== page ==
One thing I found particularly interesting this week was Schachter and Singer's two-factor theory. For a quick recap on the theory, part one is after an incident that causes an emotion we experience an arousal, or alertness. The second part is when our brains try and explain this arousal. Once we link it to an incident, we label the arousal with an emotion, whether it is fear, happiness, or sadness. I have a friend who loves watching The Bachelor. I, on the other hand, think it's a dumb idea. How can these two people fall in love, the type where they grow old together, in front of cameras, an audience, and other competitors? Now as much as I dislike it, I have seen enough of it. There was always a question as to why the dates were so elaborate. One explanation I thought of was why not? The show is paying for them and thinking of them. The audience at home wouldn't be very happy with watching the couple enjoy a night out at Applebee's followed by a movie. After hearing about this theory, I wonder if the dates are even more of a set-up to get these two people to form a stronger bond in a short amount of time. This seems plausible, especially after seeing Jake and Vienna bungee jumping. Jake said that she had a way of calming him. Vienna said that kissing Jake was like kissing no other guy. Well, they both had these experiences before and after bungee jumping, Jake beforehand when he was trying to conquer his fear of heights and Vienna after jumping off the bridge. Jake said after he could see their relationship lasting because of this (which it didn't, big shocker). It seems to me The Bachelor is aware of the two-factor theory and uses it as a means to try and form a relationship between two people, even though more often than not, these relationships never last. If the show does use this theory, it makes me curious to know how other reality shows manipulate the contestants and the viewers. And I don't mean by just piecing and airing certain footage but with other psychological means.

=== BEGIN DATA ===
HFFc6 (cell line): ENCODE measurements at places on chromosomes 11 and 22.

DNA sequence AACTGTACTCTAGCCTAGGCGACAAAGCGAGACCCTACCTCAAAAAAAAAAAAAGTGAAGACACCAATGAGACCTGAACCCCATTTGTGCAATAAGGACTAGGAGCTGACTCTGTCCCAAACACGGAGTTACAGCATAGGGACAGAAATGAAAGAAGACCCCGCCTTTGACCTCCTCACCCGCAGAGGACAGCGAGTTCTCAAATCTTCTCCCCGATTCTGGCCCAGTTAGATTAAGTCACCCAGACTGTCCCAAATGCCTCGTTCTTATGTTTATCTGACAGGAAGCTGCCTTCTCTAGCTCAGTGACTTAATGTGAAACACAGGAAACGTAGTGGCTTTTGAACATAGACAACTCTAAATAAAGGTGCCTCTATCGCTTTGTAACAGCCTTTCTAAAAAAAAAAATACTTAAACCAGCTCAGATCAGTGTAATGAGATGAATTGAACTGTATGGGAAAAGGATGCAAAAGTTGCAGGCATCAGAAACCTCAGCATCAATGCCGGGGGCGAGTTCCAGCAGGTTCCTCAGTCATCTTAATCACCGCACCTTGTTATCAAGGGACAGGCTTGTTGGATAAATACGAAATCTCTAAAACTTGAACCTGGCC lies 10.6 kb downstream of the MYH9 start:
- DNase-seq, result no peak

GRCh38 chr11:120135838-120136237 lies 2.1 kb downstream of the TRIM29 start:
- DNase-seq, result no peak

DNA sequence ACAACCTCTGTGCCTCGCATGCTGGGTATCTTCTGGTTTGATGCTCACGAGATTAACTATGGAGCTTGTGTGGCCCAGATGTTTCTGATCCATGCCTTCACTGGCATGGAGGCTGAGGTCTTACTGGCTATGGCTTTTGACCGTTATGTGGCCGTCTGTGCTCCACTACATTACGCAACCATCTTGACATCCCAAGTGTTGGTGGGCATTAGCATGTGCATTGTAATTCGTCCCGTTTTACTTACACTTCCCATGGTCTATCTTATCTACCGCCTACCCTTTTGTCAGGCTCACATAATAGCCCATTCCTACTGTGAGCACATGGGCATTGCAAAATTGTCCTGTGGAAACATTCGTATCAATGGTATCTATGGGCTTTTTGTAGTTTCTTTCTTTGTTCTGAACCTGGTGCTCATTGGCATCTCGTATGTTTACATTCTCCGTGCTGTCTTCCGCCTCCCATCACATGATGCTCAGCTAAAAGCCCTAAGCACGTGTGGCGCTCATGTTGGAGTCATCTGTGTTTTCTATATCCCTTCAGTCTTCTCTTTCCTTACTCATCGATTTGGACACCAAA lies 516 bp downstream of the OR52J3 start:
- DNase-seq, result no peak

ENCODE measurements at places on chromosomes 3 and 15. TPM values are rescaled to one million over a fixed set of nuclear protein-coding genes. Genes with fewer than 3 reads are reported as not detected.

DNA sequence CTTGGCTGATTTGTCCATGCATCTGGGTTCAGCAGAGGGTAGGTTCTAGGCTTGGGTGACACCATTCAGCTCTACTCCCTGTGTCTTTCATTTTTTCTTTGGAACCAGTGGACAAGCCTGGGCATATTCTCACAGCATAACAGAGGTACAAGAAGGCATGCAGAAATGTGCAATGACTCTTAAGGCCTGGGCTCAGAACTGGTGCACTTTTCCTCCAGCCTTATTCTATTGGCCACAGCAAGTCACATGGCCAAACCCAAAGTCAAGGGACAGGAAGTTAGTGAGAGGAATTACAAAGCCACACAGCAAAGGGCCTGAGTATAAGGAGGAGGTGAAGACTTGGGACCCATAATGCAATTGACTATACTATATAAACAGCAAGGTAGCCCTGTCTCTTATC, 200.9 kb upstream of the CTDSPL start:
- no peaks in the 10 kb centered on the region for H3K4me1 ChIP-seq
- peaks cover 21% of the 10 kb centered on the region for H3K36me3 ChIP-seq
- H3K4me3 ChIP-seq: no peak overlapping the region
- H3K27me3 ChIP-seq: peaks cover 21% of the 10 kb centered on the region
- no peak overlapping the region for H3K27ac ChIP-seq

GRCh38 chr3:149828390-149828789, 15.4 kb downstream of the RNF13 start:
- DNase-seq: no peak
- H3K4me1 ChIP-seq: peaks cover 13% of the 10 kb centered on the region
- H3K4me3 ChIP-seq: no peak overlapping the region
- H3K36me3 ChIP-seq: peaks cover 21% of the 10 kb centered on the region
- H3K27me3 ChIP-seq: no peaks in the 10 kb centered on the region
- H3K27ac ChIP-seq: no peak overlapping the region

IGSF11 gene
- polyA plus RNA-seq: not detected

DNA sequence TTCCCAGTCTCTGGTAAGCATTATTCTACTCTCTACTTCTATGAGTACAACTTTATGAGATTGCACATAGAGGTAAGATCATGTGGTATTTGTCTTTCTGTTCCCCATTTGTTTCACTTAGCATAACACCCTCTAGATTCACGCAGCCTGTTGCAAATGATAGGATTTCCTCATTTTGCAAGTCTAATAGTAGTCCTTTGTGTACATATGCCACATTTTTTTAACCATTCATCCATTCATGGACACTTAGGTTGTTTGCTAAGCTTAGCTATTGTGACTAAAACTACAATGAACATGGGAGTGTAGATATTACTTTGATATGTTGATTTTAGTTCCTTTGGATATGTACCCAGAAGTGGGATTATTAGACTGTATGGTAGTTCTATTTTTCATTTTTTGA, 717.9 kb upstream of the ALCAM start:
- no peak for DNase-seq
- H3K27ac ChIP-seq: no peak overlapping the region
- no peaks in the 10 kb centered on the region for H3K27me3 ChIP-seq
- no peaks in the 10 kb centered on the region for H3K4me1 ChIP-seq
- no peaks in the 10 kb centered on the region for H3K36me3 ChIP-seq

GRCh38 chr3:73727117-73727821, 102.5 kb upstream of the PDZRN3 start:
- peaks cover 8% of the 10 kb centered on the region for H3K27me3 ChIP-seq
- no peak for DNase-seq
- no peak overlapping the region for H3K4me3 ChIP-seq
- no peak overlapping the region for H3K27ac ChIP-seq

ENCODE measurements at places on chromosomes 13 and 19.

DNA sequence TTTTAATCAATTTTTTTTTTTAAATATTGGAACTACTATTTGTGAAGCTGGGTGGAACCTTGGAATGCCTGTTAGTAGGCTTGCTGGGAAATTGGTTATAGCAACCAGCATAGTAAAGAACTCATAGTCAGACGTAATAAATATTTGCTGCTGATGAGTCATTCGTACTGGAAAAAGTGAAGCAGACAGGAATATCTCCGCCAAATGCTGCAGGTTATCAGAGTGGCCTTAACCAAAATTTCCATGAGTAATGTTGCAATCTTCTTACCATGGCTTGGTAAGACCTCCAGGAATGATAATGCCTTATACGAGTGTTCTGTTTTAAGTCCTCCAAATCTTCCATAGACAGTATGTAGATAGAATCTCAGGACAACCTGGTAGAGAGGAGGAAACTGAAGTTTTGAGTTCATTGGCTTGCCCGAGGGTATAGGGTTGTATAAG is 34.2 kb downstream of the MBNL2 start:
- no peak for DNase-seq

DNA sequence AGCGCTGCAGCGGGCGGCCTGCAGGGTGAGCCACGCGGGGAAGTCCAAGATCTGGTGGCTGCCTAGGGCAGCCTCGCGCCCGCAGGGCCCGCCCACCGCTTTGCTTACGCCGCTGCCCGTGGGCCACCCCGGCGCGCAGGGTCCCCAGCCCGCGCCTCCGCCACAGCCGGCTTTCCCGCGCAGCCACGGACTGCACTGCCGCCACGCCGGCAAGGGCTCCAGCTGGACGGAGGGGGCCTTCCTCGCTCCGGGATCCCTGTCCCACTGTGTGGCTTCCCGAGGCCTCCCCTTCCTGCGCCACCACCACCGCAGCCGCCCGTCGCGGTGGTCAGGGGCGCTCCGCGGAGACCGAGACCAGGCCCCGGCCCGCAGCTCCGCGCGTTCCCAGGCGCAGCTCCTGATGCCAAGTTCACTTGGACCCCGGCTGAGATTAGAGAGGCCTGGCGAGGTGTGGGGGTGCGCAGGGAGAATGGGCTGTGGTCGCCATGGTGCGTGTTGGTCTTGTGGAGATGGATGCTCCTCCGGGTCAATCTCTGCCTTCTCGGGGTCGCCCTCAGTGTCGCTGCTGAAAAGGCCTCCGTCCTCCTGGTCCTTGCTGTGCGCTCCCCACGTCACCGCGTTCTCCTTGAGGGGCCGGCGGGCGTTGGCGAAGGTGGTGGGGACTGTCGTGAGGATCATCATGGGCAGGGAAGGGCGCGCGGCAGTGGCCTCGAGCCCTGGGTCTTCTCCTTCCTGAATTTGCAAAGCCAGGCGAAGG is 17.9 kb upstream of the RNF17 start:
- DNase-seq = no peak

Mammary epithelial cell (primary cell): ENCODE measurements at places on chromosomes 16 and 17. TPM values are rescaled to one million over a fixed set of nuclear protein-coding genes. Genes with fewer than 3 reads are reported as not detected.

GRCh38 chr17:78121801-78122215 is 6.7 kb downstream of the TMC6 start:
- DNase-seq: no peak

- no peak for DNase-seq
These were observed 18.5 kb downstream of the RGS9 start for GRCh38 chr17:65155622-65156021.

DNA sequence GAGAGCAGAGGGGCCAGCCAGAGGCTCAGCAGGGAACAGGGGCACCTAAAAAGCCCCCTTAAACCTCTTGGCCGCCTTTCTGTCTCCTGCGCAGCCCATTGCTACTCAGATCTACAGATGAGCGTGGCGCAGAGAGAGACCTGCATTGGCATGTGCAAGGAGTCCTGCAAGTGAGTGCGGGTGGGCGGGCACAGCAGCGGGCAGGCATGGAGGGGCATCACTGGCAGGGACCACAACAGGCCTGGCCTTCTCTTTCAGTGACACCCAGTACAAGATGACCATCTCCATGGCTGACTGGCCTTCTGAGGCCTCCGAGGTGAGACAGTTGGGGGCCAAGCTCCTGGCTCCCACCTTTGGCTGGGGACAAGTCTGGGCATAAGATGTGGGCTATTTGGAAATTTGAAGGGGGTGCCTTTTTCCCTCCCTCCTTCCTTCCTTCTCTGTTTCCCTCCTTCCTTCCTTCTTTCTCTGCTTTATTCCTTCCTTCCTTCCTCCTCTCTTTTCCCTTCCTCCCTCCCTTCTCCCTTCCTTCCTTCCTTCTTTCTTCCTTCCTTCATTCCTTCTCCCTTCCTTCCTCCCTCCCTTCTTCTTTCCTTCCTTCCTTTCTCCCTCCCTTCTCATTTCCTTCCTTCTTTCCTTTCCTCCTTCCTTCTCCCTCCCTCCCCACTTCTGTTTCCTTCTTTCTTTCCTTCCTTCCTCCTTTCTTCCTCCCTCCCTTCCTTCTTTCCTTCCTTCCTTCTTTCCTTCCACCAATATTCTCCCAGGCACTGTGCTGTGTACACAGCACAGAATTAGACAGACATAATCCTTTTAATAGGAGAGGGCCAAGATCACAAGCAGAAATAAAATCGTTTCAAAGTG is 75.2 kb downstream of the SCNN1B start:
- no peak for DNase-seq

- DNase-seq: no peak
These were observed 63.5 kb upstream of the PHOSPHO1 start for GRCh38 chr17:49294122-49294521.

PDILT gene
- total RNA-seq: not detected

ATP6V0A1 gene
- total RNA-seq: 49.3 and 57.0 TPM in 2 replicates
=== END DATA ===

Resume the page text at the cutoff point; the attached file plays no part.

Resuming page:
And the final rose goes to...
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